New CLP Regulation Update will Harmonize Poison Center InformationA significant update to the CLP Regulation will see Poison Center information harmonized across the EU Categories: Industry News, Regulatory Advisory Services Mar 03, 2017
A significant CLP Regulation update will see Poison Center information harmonized across the EU. As discussed at the 22nd meeting of the Competent Authorities for REACH and CLP (CARACAL) in October 2016, this new legislation will see the addition of a new Annex VIII into the CLP Regulation, and is expected to be adopted by the end of February 2017. It will apply beginning January 1, 2020 with the following phased deadlines:
•January 1, 2020 for consumer uses
•January 1, 2021 for professional uses
•January 1, 2024 for industrial uses
The regulation will also place various responsibilities on the European Chemicals Agency (ECHA) in relation to the provision of tools, formats and technical/scientific guidance and support to facilitate the implementation of these new requirements.
In accordance with Article 45 of CLP, each Member State has an appointed Poison Center (or equivalent body), who is responsible for receiving information from importers and downstream users who place hazardous chemical mixtures on the market. This information is relevant for formulating preventative and curative measures – particularly in the event of an emergency health response – and is required for any chemical mixtures placed on the market which are classified as hazardous on the basis of their health and physical effects.
Prior to this new legislation the information submitted to Poison Centers across the EU varied widely between Member States, which created administrative strain and resulted in uneven information levels in relation to hazardous chemicals.
Article 45(4) of CLP made provision for the European Commission to review the current system and assess the possibility of harmonizing the information submitted to Poison Centers. This review led to the proposal of a new Annex VIII to be added CLP, and at the REACH Committee meeting on 21st September 2016 the EU Member States voted in favor of this new proposal.
The Regulation establishes a standard format for the submission of information to the appointed Poison Centers, with the responsibility being placed on ECHA to provide the following:
•A harmonized XML format for providing the information. This is to facilitate harmonized submission requirements for industry and provision of the same medical information to emergency responders. Finalized versions are expected to be completed by the end of 2017.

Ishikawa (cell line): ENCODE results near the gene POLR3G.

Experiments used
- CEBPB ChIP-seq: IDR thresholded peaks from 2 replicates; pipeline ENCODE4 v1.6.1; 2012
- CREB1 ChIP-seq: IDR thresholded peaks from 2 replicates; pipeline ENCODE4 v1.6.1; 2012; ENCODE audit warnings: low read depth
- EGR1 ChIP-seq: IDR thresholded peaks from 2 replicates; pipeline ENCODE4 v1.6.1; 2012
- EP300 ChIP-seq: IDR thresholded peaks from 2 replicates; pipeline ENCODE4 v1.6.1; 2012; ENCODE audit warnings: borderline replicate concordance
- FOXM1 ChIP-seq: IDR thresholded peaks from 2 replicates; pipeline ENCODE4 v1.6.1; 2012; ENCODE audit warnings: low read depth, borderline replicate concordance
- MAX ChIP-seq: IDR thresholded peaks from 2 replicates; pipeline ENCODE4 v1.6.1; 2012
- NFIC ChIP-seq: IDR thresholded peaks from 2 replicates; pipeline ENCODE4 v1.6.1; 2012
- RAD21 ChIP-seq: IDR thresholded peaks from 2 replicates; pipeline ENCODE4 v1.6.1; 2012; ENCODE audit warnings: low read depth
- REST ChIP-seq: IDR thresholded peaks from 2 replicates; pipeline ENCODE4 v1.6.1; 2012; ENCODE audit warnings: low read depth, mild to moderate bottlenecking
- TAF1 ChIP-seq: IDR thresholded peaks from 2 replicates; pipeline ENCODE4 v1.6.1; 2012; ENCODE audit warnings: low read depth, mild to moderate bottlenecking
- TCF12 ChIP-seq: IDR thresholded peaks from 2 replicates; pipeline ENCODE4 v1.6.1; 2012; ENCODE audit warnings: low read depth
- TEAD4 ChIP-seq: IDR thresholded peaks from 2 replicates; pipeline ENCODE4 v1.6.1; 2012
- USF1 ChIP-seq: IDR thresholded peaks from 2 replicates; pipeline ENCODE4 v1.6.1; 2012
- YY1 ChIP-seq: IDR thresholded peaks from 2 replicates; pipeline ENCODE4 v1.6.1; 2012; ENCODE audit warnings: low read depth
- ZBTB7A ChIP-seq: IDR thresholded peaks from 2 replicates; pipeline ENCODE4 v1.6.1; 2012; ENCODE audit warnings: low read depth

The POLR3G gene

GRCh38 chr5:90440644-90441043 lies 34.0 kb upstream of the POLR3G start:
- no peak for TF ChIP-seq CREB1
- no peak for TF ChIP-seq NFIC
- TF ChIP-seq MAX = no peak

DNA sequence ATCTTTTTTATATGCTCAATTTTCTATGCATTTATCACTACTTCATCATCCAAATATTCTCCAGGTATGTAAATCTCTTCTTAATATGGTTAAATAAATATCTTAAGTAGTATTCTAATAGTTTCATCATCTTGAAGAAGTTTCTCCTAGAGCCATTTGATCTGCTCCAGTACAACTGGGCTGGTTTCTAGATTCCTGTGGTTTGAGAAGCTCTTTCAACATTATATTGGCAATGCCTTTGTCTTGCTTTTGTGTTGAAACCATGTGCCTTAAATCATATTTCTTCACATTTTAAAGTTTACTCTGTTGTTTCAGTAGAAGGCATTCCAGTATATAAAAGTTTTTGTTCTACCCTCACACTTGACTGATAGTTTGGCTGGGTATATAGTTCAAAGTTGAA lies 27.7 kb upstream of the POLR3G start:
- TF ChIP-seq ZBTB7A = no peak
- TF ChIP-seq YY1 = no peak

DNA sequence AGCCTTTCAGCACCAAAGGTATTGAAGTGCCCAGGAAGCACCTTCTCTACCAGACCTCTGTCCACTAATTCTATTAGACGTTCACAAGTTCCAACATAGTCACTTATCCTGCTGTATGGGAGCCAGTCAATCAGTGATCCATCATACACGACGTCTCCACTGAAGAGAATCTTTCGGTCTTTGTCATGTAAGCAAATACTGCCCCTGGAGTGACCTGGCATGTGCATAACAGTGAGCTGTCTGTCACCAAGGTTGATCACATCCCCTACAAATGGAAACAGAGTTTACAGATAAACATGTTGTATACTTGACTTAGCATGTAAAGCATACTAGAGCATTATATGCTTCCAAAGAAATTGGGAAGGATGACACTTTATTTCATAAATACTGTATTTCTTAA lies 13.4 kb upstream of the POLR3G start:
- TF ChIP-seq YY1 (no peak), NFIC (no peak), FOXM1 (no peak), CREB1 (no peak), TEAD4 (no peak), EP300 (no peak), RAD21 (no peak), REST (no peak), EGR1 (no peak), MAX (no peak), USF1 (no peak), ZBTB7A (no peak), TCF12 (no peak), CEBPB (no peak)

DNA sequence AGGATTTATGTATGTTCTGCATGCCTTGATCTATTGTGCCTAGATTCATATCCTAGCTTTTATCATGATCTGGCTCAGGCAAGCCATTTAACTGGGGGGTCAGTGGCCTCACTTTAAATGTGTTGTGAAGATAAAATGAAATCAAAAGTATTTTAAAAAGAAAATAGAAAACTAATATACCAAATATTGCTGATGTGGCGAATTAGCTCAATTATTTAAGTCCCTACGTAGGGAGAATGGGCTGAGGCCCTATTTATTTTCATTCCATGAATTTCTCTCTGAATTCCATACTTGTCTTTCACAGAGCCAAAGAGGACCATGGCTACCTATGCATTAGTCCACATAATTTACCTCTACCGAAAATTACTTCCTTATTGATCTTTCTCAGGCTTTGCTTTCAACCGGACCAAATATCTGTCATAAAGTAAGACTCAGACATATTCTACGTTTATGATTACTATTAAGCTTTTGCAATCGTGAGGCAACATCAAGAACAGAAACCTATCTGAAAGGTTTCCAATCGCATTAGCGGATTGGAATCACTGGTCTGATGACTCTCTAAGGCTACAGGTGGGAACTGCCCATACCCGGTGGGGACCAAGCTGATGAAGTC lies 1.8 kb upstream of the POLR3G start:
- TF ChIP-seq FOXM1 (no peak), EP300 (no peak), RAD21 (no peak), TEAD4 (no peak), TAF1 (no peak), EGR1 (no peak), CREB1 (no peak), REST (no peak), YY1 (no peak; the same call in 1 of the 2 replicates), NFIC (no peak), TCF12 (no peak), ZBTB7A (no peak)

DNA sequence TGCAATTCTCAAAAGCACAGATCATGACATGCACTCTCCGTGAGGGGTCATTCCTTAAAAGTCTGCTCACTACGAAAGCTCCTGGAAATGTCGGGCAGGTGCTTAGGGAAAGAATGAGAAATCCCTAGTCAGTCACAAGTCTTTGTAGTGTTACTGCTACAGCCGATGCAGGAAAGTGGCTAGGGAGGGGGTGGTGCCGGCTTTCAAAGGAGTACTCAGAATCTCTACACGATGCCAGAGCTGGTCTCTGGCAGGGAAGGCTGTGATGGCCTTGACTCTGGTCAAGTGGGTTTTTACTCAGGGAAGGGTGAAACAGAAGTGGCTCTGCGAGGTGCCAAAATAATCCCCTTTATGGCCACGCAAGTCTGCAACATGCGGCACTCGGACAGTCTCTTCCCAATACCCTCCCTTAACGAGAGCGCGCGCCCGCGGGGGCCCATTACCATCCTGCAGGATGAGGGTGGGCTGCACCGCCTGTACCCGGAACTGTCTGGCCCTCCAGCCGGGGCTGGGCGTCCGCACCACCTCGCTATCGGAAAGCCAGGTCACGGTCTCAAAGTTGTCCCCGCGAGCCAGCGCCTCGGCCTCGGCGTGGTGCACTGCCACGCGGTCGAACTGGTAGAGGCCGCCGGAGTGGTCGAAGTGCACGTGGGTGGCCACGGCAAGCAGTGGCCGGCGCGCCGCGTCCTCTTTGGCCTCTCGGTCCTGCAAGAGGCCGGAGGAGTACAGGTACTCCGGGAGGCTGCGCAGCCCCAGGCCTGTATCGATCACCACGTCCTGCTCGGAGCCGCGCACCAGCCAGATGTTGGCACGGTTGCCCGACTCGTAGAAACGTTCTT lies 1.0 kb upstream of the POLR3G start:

•A means of creating a Unique Formula Identifier (UFI), enabling exact identification of the product and its composition, leading to a more appropriate medical response.
•Introduction of a European Product Category System. This is to facilitate the transmission of information on the intended use of a mixture, and to support the statistical analysis of related poisoning cases. The final version is expected to be published by the end of 2017.
•Technical and scientific guidance, technical support and tools to facilitate the submission of information.
In 2016 ECHA created a dedicated Poison Centers website to provide information, support tools, and to host the draft XML formats. Final versions of the ECHA IT tools and formats (with the exception of the ‘one stop shop’ notification portal, which is explained below) will be available by the end of 2017 together with practical instructions for duty holders – i.e. chemical importers and downstream users.
As their next priority, ECHA will collaborate with the European Commission, Member States and industry to ensure that there is adequate advice on any issues of scope or interpretation arising from the publication of the Regulation, together with practical advice on how to comply.
The European Commission has indicated that this guidance, together with helpdesk support, will be available in full by the end of 2018.
Member State Support
In light of this new legislation, Member State Competent Authorities will need to adapt their submission systems to be able to receive the information in XML format from the duty holders, and will need to update their internal information-sharing systems in an equivalent manner.
At present, there are a range of different formats, submission systems and database infrastructures across the EU Member States. Following a request from both the European Commission and a number of Members States regarding the potential for a ‘one-stop-shop’ submission system, this year ECHA will conduct a feasibility study on the possibility of developing a ‘front-end’ submission system to receive the industry submissions and transfer them to the relevant Member States.
If it is approved, this one-stop-shop submission system is expected to be available by the end of 2018.